Did you know this? I didn’t:
”Every day, Bureau of Labor Statistics interviewers ask Americans to detail how they spent the previous 24 hours, how many minutes and hours they devoted to everything from shopping to child care to phone calls. The results, culled from 12,500 respondents, make up the American Time Use Survey.”
I mean, I knew the BLS regularly collects information about what Americans are doing, but I didn’t know they did it so frequently. And, The New York Times tells us, only last year did the BLS begin asking about the amount of time people spend on elder caregiving.
The BLS just released its elder care report for the year 2011 and Paula Span at The Times has some understandable problems with the agency’s numbers:
”The survey, we should note,” writes Span, “uses a very broad definition of ‘caregiver.’ You qualify if you provided unpaid care of any kind (including simple companionship or ‘being available to assist when help is needed’) more than once in the past three months, regardless of how long you spent at it.
“So a 17-year-old who paid two 20-minute visits to her grandmother since mid-April is, to the Bureau of Labor Statistics, an elder care provider.
For me, such loose definitions make it hard to make sense of the entire survey. You can let us know your sense of what an elder care provider is below.
Many Time Goes By readers have been or are full-time caregivers. When it’s been discussed here, that has mostly meant round the clock. My personal definition of caregiving is having complete responsibility – whether full-or part-time, living in the same dwelling or apart – being the primary overseer of whatever the care recipient needs.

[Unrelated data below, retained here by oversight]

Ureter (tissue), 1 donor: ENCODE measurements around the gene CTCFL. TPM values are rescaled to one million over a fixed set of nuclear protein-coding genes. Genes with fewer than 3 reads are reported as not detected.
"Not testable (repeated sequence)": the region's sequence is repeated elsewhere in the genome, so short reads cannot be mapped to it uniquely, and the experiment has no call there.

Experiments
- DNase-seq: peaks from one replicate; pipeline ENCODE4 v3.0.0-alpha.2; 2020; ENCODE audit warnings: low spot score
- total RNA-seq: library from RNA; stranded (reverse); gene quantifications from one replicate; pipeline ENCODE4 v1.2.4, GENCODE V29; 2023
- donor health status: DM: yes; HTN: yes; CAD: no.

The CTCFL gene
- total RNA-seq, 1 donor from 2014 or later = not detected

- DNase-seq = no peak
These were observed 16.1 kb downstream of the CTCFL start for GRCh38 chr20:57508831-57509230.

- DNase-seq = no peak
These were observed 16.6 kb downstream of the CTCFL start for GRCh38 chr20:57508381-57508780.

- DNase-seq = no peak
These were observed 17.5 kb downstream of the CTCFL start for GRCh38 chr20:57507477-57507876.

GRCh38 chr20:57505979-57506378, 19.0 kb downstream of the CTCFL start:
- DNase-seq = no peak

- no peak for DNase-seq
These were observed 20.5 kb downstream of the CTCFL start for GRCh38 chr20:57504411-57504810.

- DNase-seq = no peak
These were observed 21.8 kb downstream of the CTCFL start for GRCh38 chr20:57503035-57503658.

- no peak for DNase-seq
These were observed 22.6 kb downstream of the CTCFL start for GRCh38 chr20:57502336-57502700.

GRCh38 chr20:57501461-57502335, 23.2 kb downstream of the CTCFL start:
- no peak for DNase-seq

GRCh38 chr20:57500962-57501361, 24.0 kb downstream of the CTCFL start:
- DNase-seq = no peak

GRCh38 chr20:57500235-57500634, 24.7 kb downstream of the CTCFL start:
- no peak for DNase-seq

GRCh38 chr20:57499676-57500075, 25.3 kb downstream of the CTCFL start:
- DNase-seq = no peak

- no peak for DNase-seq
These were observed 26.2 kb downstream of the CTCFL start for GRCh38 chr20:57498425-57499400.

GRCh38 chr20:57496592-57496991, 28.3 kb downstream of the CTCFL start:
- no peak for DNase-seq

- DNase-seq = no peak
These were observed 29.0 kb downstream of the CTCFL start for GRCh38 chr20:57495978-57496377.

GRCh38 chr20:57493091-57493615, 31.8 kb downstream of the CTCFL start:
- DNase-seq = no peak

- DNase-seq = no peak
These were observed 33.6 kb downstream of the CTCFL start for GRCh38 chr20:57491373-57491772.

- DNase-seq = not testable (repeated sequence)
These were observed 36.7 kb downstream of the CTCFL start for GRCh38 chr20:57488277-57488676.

Among other difficulties with the survey is the interesting statistic that only 56 percent of caregivers are women. I say “only” because it is so unexpected that nearly half are men. But it is either a good development that men are taking a larger part or, like the 17-yeaer-old example above, they’re show up for 20 minutes once a month. We have no way to know.
Another statistic that sounds way off to me and I’d like to know more about is that only 4.3 percent of elder care providers are doing so for a spouse or unmarried partner. I’m guessing that number should be much higher and Paula Span agrees:
“If spouses are just doing what they think of as normal household chores — shopping for groceries, preparing meals, doing laundry — they won’t necessarily categorize this as providing unpaid help to someone over age 65. ‘It’s hard to distinguish what you’ve always done for someone from elder care,’ Ms. Denton acknowledged.”
At The Elder Storytelling Place today, Johna Ferguson: For Real – Part 2